NHFIC has released its third flagship ‘State of the Nation’s Housing 2022-23’ research report. Image – Canva
  • The Centre for Population anticipates a rise in net overseas migration by 268,000 between 2022 and 2024
  • NHFIC has released its third ‘State of the Nation’s Housing 2022-23’ research report
  • 46,500 households are currently homeless in Australia

According to the National Housing Finance and Investment Corporation (NHFIC), an estimated 377,600 households are currently experiencing a need for housing.

This figure was released in NHFIC’s third State of the Nation’s Housing 2022-23 research report. It is based on conservative estimates and includes 331,000 households facing rental stress and 46,500 households that are currently homeless.

In this situation, the term “rental stress” refers to households belonging to the lowest income quintile, who are paying more than 30% of their income towards rent.

NHFIC CEO Nathan Dal Bon explains that there are an array of factors contributing to the challenging rental market.

“The rapid return of overseas migration together with a supply pipeline constrained by decade-high construction costs and significant increases in interest rates is exacerbating an already tight rental market.” 

Nathan Dal Bon, NHFIC CEO

The report offers detailed analysis and data on the current state of housing demand and supply across Australia, along with long-term projections. Its goal is to identify the possible factors driving, as well as the obstacles to, achieving affordable housing.

Robust population growth

The sharpest increase in interest rates seen in several decades coincides with population growth bolstered by strong overseas migration.

The NHFIC report suggests that Australian population growth experienced a much stronger recovery than expected following the opening of the country’s borders in early 2022.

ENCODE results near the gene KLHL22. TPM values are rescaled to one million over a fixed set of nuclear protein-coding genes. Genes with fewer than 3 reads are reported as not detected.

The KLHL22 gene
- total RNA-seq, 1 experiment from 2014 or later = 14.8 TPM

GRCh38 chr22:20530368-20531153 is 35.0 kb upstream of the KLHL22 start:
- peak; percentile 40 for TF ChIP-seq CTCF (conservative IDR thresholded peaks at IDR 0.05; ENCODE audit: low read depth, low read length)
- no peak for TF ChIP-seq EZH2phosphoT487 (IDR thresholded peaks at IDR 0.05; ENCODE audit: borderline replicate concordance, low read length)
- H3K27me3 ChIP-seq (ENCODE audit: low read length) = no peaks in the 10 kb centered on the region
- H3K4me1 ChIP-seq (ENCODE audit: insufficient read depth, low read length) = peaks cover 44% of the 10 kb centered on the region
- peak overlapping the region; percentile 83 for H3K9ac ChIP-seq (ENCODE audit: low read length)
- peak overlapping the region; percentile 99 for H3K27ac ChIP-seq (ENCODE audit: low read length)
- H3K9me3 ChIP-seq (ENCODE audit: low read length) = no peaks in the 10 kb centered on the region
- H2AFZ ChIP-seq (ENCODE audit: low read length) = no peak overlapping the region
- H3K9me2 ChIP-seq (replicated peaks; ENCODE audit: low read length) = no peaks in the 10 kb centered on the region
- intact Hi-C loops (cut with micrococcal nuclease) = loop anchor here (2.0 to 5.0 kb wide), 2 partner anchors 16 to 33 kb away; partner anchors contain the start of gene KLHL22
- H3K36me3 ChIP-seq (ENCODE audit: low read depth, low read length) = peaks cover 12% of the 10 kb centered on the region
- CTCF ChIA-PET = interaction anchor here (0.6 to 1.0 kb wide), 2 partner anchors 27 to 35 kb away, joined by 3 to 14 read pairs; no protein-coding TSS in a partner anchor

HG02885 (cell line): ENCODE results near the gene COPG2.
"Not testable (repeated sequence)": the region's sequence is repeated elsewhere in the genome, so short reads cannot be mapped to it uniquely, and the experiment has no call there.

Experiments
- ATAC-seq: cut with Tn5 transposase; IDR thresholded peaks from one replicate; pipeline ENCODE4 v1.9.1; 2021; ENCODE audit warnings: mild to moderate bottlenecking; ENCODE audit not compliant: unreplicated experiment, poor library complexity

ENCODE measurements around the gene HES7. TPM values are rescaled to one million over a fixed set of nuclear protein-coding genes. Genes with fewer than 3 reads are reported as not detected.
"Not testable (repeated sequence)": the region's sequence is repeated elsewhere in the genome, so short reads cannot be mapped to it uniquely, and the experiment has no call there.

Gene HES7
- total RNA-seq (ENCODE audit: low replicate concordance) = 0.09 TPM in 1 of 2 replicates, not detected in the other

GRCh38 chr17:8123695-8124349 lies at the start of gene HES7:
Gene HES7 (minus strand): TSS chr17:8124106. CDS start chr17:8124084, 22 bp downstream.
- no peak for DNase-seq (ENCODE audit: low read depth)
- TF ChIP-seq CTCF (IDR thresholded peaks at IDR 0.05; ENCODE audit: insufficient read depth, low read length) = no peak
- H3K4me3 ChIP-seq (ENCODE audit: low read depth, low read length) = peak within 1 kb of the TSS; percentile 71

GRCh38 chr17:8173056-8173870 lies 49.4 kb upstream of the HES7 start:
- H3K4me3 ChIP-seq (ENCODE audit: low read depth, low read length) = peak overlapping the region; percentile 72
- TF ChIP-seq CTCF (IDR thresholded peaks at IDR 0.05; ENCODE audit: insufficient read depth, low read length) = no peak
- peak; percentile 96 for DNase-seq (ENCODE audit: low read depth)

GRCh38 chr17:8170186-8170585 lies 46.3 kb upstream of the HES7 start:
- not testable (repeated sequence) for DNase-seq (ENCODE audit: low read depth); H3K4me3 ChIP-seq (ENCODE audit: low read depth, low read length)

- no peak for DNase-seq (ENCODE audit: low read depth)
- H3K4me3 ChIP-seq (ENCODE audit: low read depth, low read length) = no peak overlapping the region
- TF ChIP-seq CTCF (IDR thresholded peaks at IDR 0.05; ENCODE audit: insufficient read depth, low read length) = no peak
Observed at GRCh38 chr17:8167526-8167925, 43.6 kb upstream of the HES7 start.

The Centre for Population anticipates a rise in net overseas migration by 268,000 between 2022 and 2024. However, recent data suggests this estimate may be exceeded by a significant margin.

Placing more pressure on the housing market, NHFIC reports that the population growth is also overlapping with a weakened pipeline of new housing.

Renters are most vulnerable

The percentage of the Australian population living in private rental accommodations has increased considerably over the last two decades. An increasing proportion of those who rent in the private rental market fall into the two lowest income quintiles, which are considered the poorest.

The percentage of those renting privately who fall into these income quintiles has risen from 43.0% in 2001 to 46.9% in 2021, which is an additional 1.45 million people.

Due to their lower to moderate incomes, public and private renters are often more susceptible to changes in affordability, making their housing security more precarious.

You May Also Like

Australian building costs have continued to soar, but has your insurance cover kept pace?

MCG Quantity Surveyors analysis found underinsurance could cost homeowners over $100K to replace a property, with the issue even more profound in the commercial property sector.

When will Australian property prices fall? One major challenge continues to prop prices up

Property prices are up by over 35% across the country since Covid, and while not the same story in each city, that’s little solace to prospective buyers pulling their hair out.

A window of opportunity could be open for savvy Australian property investors, but time is ticking

One expert has noticed investors are on the move while there’s less competition and fewer buyers in the marketplace.

Why Aussie property buyers aren’t waiting for rate cuts anymore

A surge in home loans shows buyers aren’t waiting for interest rates to drop before taking the plunge.